7 days in Argyll and Bute Itinerary

7 days in Argyll and Bute Itinerary

Created using Inspirock Argyll and Bute journey builder

©
Plan created by another user. Make it yours
Drive
1
Rothesay, Isle of Bute
— 1 night
Drive
2
Campbeltown
— 1 night
Drive
3
Oban
— 3 nights
Drive
4
Benmore
— 1 night
Drive to Glasgow International Airport, Fly to Manchester Airport

S M T W T F S
16
17
18
19
20
21
22

1
night
Rothesay, Isle of Bute

The town of Rothesay is the principal town on the Isle of Bute, in the council area of Argyll and Bute, Scotland. Kick off your visit on the 16th (Sun): contemplate the long history of Rothesay's Victorian Toilets. Get ready for a full day of sightseeing on the next day: explore the historical opulence of Rothesay Castle, then stroll the grounds of St Michaels Chapel Ruins, then step into the grandiose world of Mount Stuart, and finally tour the pleasant surroundings at The West Island Way.

For more things to do, other places to visit, ratings, and other tourist information, read Rothesay travel route builder tool.

Manchester to Rothesay is an approximately 5.5-hour car ride. In August, plan for daily highs up to 21°C, and evening lows to 11°C. Wrap up your sightseeing on the 17th (Mon) to allow time to drive to Campbeltown.

Things to do in Rothesay

Historic Sites · Trails · Parks · Outdoors

Side Trip

1
night
Campbeltown

Campbeltown; is a town and former royal burgh in Argyll and Bute, Scotland. Start off your visit on the 18th (Tue): take in nature's colorful creations at An Ceardach Garden, identify plant and animal life at Machrihanish Seabird & Wildlife Observatory, then stroll through Machrihanish Beach, then play a few rounds at Machrihanish Golf Club, and finally kick back and relax at Westport Beach.

To see ratings, maps, more things to do, and more tourist information, use the Campbeltown online travel planner.

Getting from Rothesay to Campbeltown by car takes about 3 hours. Finish your sightseeing early on the 18th (Tue) so you can drive to Oban.

Things to do in Campbeltown

Outdoors · Parks · Beaches · Golf

Side Trip

3
nights
Oban

Oban is a resort town within the Argyll and Bute council area of Scotland. Kids will enjoy McCaig's Tower and Inveraray Castle. Explore Oban's surroundings by going to Inveraray (Inveraray Jail, Argyll Adventure - Inveraray, &more) and Kilchurn Castle (in Dalmally). There's still lots to do: identify plant and animal life at Finn Falconry, learn about all things military at Oban War & Peace Museum, get up close and personal with brilliant marine life at The Scottish SEA LIFE Sanctuary, and add some adventure to your tour with a kayaking and canoeing tour.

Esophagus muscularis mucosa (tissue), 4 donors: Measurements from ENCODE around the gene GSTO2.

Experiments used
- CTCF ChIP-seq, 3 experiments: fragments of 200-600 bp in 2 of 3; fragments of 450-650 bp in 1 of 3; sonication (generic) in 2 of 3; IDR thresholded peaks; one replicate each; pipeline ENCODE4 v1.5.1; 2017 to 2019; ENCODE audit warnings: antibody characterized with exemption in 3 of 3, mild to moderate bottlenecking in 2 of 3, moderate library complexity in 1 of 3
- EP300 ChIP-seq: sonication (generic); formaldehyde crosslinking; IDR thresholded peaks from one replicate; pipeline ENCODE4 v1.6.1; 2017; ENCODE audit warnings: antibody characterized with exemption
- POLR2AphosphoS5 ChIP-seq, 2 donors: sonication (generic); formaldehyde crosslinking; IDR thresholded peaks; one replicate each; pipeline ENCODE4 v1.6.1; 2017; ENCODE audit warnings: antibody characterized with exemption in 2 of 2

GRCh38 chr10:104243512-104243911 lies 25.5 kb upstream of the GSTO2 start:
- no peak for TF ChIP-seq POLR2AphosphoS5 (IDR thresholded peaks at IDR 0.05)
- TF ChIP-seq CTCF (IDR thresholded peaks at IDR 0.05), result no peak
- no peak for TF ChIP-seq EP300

For where to stay, traveler tips, other places to visit, and other tourist information, read Oban travel route tool.

Traveling by car from Campbeltown to Oban takes 2.5 hours. August in Oban sees daily highs of 19°C and lows of 13°C at night. Wrap up your sightseeing on the 21st (Fri) early enough to drive to Benmore.

Things to do in Oban

Parks · Historic Sites · Museums · Wildlife

Side Trips

1
night
Benmore

Start off your visit on the 22nd (Sat): admire the natural beauty at Benmore Botanic Garden, explore the activities along Loch Eck, then don't miss a visit to HISTORIC KILMUN, and finally look for all kinds of wild species at Puck's Glen.

To find maps, photos, more things to do, and other tourist information, read our Benmore sightseeing planning site.

Getting from Oban to Benmore by car takes about 2 hours. In August, daytime highs in Benmore are 21°C, while nighttime lows are 11°C. Wrap up your sightseeing on the 22nd (Sat) early enough to travel back home.

Things to do in Benmore

Parks · Wildlife · Nature

Side Trips

Argyll and Bute travel guide

4.3
Castles · Distilleries · Landmarks
The wild and rugged coastline of Argyll and Bute has provided many works of fiction, including the novels of Robert Louis Stevenson, with some very dramatic settings. With a history of ancient clan rivalries, this region still maintains its fierce spirit of independence and a deep respect for the old Gaelic culture. Nowhere is this more evident than in the region’s road signs, which are written in both Gaelic and English, with Gaelic place names often listed first. Though the region is separated from the mainland only by a narrow strait, much of it seems a world away from the rest of the country.